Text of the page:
Zuma 'avoiding' pardon question

2010-01-12 22:26

Johannesburg - President Jacob Zuma is "desperate" to avoid answering the question of pardons for Schabir Shaik and Eugene de Kock, the Democratic Alliance said on Tuesday.

This comes after Zuma's spokesperson Vincent Magwenya said the president will make a decision regarding pardons for Shaik and De Kock.

"The president will apply his mind on the applications once he receives them… currently he has not seen any of the applications," Vincent Magwenya said.

He was responding to the DA's insistence on Monday that Zuma must clear up conflicting reports about the pardons.

Earlier, Magwenya told Sapa that Zuma did not deny that Shaik applied for a pardon, whilst being interviewed on etv. He said the president did not have the details of the over 300 pardon applications waiting for his consideration.

Simple answer

According to the DA's James Selfe however: "Yet the president has been recorded on national television stating of Shaik's pardon application: 'Why should I pardon him when he has not applied?' "

The party said a statement issued last October by the presidency "spelt out in black and white" that Shaik had applied for a pardon.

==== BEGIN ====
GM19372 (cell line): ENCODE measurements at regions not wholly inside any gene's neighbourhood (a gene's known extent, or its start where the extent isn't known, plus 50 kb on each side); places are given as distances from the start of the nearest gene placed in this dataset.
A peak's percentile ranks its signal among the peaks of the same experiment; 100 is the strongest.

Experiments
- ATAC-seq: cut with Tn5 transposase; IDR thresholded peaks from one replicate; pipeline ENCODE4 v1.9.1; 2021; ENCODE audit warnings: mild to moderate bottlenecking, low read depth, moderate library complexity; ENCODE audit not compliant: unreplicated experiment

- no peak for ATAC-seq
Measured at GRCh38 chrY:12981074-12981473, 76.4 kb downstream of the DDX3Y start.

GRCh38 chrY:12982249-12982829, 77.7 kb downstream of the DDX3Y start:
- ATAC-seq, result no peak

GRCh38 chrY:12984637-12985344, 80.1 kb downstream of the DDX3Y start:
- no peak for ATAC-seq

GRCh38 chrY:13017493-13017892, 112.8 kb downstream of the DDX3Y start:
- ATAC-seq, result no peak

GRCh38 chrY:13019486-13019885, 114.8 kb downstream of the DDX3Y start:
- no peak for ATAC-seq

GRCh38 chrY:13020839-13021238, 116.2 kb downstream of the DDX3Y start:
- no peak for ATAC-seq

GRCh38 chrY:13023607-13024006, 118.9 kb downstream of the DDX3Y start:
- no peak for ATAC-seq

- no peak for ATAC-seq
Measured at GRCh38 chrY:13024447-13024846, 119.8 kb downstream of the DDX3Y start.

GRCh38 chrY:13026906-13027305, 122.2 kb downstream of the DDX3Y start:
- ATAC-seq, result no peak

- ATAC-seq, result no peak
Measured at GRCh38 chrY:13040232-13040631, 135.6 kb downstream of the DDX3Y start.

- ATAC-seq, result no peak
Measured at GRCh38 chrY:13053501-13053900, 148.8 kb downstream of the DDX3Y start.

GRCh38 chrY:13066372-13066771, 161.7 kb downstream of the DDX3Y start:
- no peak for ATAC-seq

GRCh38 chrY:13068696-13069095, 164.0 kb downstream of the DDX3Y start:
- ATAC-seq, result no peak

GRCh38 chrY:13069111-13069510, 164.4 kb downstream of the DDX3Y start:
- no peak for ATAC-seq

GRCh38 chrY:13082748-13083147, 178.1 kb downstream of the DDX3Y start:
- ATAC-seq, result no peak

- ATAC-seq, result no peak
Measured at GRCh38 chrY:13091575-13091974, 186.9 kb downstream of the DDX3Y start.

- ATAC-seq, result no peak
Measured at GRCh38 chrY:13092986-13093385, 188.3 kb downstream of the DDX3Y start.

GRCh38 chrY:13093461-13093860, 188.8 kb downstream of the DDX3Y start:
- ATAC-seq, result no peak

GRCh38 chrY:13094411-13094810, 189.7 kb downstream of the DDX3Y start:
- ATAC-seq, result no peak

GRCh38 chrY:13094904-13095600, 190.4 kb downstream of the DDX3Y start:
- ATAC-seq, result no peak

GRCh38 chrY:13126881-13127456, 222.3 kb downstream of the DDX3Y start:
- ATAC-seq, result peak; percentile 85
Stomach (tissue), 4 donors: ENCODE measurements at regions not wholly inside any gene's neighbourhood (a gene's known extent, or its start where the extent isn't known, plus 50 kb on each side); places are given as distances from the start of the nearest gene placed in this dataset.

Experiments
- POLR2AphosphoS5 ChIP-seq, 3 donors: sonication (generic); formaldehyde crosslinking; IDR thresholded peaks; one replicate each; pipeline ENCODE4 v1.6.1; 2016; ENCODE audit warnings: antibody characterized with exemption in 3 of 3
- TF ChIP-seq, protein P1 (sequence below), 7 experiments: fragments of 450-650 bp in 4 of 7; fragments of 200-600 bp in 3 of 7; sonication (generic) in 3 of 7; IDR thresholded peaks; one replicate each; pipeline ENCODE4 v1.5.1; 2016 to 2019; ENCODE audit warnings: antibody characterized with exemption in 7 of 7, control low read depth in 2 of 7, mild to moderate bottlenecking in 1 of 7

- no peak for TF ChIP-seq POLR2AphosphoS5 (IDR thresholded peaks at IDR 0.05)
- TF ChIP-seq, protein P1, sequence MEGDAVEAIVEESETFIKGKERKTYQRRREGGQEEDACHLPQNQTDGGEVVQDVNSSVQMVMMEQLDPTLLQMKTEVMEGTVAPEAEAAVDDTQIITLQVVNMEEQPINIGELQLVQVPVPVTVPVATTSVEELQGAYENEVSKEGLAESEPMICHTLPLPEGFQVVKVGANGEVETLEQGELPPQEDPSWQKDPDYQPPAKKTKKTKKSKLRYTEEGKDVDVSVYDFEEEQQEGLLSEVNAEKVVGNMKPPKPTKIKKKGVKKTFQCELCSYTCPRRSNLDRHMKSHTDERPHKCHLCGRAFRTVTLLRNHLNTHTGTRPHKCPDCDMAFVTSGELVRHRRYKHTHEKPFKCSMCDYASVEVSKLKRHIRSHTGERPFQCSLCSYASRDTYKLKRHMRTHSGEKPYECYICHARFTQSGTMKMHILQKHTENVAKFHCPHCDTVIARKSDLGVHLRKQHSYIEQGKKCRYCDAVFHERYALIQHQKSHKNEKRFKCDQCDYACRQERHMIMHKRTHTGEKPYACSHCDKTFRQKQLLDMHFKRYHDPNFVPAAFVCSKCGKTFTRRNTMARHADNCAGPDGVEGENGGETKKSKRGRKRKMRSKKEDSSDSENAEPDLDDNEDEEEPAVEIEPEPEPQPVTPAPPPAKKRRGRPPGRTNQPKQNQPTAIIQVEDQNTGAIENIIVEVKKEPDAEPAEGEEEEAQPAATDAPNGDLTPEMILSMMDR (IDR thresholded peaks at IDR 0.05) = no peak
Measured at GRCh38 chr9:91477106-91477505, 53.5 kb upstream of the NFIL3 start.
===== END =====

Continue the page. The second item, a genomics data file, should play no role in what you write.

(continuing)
"Twice in two days we have seen irreconcilable statements from the presidency - first from the president himself, and now from his spokesperson.

"And all of this serves to illustrate just how desperate the president is to avoid answering the straightforward question: is he considering pardoning Schabir Shaik and Eugene de Kock?

"What we need is a proper answer to a very simple question."

Shaik was convicted of corruption in a trial that dealt partially with whether he facilitated a bribe for Zuma from a French arms company. De Kock was jailed for apartheid-era murders.

Shaik is out on medical parole and De Kock remains in prison.

De Kock and Zuma met last April, but the content of the discussion was not revealed.

Restart TRC process - UDM

The United Democratic Movement suggested recalling the amnesty process of the Truth and Reconciliation Commission, which tackled cases that overlapped between political and criminal motives.

"It could easily divide the country if it appeared that some will be given preference by way of pardons and without being submitted to the same level of scrutiny as those who participated in the amnesty process.

"It is our view that it would be best to complete the current amnesty process and then appoint a special committee of parties represented in Parliament, in order to carefully consider any additional cases."